Monday, October 25, 2010

Economics Bloggers Pessimistic According to Latest Kauffman Survey

The new Kauffman Quarterly Survey of Leading Economics Bloggers (of which I'm part) is out. According to the press release:
For the fourth quarter in a row, the nation's top economics bloggers have conveyed a steadily deteriorating view of the U.S. economy in responses to a Ewing Marion Kauffman Foundation survey released today. In the fourth Kauffman Economic Outlook: A Quarterly Survey of Leading Economics Bloggers respondents' outlook on the U.S. economy is more pessimistic than in any previous quarterly survey in 2010, with 99 percent saying that conditions are mixed, facing recession or in recession. When asked about the probability of a double-dip recession in the United States, the average response is a 41 percent probability; two-fifths see a 20 percent probability, and opinion declines toward higher probabilities.
The majority of bloggers is betting that the American economy will experience a combination of higher inflation and real interest rates and positive but slow growth on a three-year horizon:

Saturday, October 23, 2010

Rammstein Plays Amerika

Very cool "Amerika" video by Rammstein.
"We All Live in Amerika", enjoy!

Thursday, October 21, 2010

Guy Sorman on What the News Doesn't Tell You About the French Strikes

I've been writing a series of articles (in Portuguese) for that discusses differences between freedoms in the US and in France. In the latest article I talk about how the most important trend in European countries after the Second World War, including France, is characterized by continuous and unstoppable market liberalization. Sorman, who is among the most knowledgeable observers of these two societies, independently arrives to similar conclusions in this Wall Street Journal article. He concludes:
To conclude that France never changes ... would be slightly mistaken. In spite of a Napoleonic right and a Marxist left, the French economy has become much more market-oriented than it was 20 or 30 years ago. The best and the brightest now want to become entrepreneurs, not top bureaucrats. Such an evolution was not desired by political leaders but instead has been forced on French society through the liberating influence of globalization and the European Union. This confrontation between Mr. Sarkozy and the unions doesn't mean much compared to those historical trends.

Tuesday, October 19, 2010

Guy Sorman on the French Fondness for Strikes

Guy Sorman explains the French fondness for strikes to Americans:
A l'inverse , on me demande aux Etats-Unis, d'expliquer les grèves françaises, vécues par les Américains comme un vent de folie et une atteinte inacceptable aux libertés individuelles. Il me faut alors rappeler combien en France, on aime jouer la Révolution: l'Histoire se répète en farce , écrivait Karl Marx. Toute farce n'est cependant pas drôle.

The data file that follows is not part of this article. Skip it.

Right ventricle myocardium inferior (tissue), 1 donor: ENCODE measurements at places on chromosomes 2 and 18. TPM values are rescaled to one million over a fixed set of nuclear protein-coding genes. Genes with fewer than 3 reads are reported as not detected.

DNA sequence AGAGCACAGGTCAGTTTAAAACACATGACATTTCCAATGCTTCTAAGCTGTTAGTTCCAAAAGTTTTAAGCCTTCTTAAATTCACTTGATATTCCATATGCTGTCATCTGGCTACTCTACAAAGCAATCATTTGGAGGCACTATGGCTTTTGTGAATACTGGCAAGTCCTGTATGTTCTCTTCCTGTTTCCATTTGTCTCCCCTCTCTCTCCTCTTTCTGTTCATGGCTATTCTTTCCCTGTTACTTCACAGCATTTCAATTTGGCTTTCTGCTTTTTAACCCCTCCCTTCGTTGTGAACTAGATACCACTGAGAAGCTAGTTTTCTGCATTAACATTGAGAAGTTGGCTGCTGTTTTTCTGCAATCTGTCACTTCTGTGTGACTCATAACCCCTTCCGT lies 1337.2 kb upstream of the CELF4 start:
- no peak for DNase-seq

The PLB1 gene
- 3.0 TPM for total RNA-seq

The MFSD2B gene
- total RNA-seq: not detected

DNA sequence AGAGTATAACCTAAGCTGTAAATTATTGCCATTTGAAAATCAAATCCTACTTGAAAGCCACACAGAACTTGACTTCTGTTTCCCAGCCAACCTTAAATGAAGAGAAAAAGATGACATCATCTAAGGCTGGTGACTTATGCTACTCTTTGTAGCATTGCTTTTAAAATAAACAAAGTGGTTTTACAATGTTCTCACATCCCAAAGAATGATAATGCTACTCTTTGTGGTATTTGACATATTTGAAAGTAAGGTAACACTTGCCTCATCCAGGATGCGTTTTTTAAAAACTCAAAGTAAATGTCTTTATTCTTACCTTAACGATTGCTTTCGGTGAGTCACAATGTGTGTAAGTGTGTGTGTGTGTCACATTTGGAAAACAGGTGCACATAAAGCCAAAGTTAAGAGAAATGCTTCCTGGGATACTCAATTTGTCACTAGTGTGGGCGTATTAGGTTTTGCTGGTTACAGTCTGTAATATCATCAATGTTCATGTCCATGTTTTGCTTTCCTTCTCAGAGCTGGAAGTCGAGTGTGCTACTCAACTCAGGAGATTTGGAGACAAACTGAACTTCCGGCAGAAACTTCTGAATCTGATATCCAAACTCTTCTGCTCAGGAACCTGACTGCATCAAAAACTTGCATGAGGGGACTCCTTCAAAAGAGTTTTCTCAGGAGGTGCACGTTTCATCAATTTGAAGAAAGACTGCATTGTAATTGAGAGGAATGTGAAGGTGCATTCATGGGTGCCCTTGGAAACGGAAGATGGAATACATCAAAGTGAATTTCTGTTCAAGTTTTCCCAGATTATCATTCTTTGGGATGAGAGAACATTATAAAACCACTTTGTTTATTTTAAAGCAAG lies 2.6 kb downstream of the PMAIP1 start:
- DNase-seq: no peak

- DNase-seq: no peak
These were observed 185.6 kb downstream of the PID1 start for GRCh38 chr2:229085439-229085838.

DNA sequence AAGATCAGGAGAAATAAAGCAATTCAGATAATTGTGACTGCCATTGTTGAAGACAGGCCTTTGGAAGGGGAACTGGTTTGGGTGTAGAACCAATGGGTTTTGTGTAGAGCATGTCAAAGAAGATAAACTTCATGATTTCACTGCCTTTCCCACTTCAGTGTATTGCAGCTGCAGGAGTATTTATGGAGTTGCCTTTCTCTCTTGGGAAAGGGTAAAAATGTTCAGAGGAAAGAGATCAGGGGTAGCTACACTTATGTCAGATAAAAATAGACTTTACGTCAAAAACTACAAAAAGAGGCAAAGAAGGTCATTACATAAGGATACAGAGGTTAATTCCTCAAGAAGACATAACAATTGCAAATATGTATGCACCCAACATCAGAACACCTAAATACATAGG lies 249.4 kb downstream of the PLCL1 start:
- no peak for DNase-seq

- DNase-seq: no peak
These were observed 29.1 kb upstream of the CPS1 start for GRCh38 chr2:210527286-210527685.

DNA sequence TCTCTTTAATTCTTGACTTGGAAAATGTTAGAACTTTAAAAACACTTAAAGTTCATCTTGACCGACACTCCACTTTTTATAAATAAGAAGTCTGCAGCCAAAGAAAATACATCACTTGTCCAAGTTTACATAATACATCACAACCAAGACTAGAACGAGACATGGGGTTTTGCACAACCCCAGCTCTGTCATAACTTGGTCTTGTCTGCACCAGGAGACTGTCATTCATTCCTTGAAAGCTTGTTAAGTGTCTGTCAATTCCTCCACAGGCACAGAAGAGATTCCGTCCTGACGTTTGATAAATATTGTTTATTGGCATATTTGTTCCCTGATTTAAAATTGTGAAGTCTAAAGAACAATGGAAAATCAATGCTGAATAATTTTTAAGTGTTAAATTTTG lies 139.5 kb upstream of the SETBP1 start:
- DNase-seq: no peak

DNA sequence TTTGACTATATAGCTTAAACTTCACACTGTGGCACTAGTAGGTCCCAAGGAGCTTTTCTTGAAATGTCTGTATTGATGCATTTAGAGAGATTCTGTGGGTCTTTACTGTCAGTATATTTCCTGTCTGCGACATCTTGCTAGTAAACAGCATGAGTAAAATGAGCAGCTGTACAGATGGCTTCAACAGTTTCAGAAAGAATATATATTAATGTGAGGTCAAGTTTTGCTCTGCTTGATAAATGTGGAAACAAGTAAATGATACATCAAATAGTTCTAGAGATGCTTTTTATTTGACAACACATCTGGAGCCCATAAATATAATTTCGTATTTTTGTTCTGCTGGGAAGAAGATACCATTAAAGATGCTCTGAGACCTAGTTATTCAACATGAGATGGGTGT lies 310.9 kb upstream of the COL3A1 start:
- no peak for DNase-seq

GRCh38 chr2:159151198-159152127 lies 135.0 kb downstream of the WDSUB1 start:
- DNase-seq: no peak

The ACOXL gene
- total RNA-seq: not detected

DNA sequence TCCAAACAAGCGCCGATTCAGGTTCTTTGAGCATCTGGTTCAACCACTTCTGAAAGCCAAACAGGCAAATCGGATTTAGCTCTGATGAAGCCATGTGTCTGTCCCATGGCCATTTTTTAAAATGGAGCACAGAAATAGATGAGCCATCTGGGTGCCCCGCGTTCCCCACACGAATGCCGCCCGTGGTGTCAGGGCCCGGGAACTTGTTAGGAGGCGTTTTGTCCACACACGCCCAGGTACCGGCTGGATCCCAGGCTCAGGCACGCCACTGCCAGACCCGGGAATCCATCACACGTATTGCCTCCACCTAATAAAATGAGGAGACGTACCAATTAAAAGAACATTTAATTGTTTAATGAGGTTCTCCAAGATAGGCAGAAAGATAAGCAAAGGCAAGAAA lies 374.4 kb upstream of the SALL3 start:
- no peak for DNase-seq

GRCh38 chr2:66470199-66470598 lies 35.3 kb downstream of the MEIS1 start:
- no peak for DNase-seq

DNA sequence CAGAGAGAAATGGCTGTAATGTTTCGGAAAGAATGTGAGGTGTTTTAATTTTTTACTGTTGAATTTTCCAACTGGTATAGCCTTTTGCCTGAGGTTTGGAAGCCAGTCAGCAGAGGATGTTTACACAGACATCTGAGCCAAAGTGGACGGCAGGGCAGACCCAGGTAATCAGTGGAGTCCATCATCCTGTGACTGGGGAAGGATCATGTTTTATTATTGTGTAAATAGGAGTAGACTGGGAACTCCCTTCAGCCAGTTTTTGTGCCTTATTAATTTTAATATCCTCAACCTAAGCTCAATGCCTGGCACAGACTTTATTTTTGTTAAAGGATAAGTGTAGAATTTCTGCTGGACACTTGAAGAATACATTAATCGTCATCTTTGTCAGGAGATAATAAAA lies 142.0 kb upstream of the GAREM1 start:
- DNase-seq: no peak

I translate:
On the other hand, they ask me in the US how to explain the French strikes, seen by Americans as a wave of madness and an unacceptable attack on individual freedoms. I am obliged to remind them of how much in France we love to reenact Revolution: history repeats itself as farce, has written Karl Marx. But not every farce is entertaining.

Rachman on How France Ignores Its Fiscal Reality

Here's an extract from a Financial Times article by Gideon Rachman on how hard it is for the French government to make the French welfare system more sustainable and to turn it into less of an economic burden for future generations and for the French economy through the reduction of entitlements:

The French seem to enjoy strikings. Last week there was a slightly festive air – with flags, drums, torches, chants and even fancy dress on display. There is something faintly ridiculous about schoolchildren striking to protect their pensions, which makes it tempting to dismiss all this as street theatre and to assume that the real decisions will be made elsewhere. But that would be a mistake. The French strikes are causing serious disruption to the economy, with a threat that the country could soon run short of petrol...

The French people ... still do not seem to realise the potential gravity of their situation. Their government’s proposal to raise the retirement age from 60 to 62 is an extremely mild reform – certainly compared with the cuts in wages, pensions and services that are being forced through in other debt-stricken European countries such as Greece, Spain, Ireland and even Britain. And yet France’s proposed reforms have brought millions of demonstrators on to the streets.

It may need a genuine fiscal crisis finally to persuade the French that, as Margaret Thatcher once put it: “There is no alternative."

It's interesting to notice however that while France is at least fighting its way back into long-term solvability, the US continue to develop an entitlement culture and to do all they can to bankrupt their own welfare system.

Monday, October 18, 2010

A Tale of Two Continents

Consider these latest news about the economy in the US and in Europe:

United States:
1. Bernanke Signals Intent to Further Spur Economy - New York Times, (Ben Bernanke), October 15, 2010
2. U.S. Posts Second-Largest Annual Budget Deficit on Record, Economy, October 15, 2010
3. 'Liquidity Trap' Plagues U.S., More Stimulus Is Required, Fed's Evans Says, Economy, October 16, 2010